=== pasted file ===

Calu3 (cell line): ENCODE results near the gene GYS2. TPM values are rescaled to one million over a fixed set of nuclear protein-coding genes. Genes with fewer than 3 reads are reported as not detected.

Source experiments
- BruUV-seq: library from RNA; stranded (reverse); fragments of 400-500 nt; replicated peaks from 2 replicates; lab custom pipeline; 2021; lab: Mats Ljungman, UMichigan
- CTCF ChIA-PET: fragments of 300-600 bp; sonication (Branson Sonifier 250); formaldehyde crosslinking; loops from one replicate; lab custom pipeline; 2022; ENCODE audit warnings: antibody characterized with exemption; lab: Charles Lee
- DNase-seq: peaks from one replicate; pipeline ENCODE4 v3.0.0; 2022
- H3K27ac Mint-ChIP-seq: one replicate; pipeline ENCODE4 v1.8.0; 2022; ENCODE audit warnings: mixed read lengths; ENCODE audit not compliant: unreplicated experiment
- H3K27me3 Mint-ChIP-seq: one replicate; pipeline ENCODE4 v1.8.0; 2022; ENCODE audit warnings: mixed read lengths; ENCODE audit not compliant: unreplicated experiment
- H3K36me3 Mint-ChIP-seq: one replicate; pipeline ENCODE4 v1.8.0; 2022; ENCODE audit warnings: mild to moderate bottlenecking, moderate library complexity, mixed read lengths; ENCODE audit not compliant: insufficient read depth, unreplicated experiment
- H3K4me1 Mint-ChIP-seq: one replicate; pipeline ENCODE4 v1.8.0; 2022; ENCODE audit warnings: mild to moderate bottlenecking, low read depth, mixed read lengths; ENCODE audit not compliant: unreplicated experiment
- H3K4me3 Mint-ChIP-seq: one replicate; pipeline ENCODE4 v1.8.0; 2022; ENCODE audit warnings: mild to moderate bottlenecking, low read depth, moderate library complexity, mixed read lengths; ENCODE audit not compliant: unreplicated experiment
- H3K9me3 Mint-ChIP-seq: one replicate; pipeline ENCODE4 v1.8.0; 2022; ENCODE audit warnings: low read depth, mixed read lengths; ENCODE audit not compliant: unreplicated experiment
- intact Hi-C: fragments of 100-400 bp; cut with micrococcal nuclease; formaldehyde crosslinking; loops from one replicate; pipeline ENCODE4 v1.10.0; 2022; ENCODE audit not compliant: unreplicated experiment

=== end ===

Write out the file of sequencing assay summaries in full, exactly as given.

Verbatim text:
Calu3 (cell line): ENCODE results near the gene GYS2. TPM values are rescaled to one million over a fixed set of nuclear protein-coding genes. Genes with fewer than 3 reads are reported as not detected.

Source experiments
- BruUV-seq: library from RNA; stranded (reverse); fragments of 400-500 nt; replicated peaks from 2 replicates; lab custom pipeline; 2021; lab: Mats Ljungman, UMichigan
- CTCF ChIA-PET: fragments of 300-600 bp; sonication (Branson Sonifier 250); formaldehyde crosslinking; loops from one replicate; lab custom pipeline; 2022; ENCODE audit warnings: antibody characterized with exemption; lab: Charles Lee
- DNase-seq: peaks from one replicate; pipeline ENCODE4 v3.0.0; 2022
- H3K27ac Mint-ChIP-seq: one replicate; pipeline ENCODE4 v1.8.0; 2022; ENCODE audit warnings: mixed read lengths; ENCODE audit not compliant: unreplicated experiment
- H3K27me3 Mint-ChIP-seq: one replicate; pipeline ENCODE4 v1.8.0; 2022; ENCODE audit warnings: mixed read lengths; ENCODE audit not compliant: unreplicated experiment
- H3K36me3 Mint-ChIP-seq: one replicate; pipeline ENCODE4 v1.8.0; 2022; ENCODE audit warnings: mild to moderate bottlenecking, moderate library complexity, mixed read lengths; ENCODE audit not compliant: insufficient read depth, unreplicated experiment
- H3K4me1 Mint-ChIP-seq: one replicate; pipeline ENCODE4 v1.8.0; 2022; ENCODE audit warnings: mild to moderate bottlenecking, low read depth, mixed read lengths; ENCODE audit not compliant: unreplicated experiment
- H3K4me3 Mint-ChIP-seq: one replicate; pipeline ENCODE4 v1.8.0; 2022; ENCODE audit warnings: mild to moderate bottlenecking, low read depth, moderate library complexity, mixed read lengths; ENCODE audit not compliant: unreplicated experiment
- H3K9me3 Mint-ChIP-seq: one replicate; pipeline ENCODE4 v1.8.0; 2022; ENCODE audit warnings: low read depth, mixed read lengths; ENCODE audit not compliant: unreplicated experiment
- intact Hi-C: fragments of 100-400 bp; cut with micrococcal nuclease; formaldehyde crosslinking; loops from one replicate; pipeline ENCODE4 v1.10.0; 2022; ENCODE audit not compliant: unreplicated experiment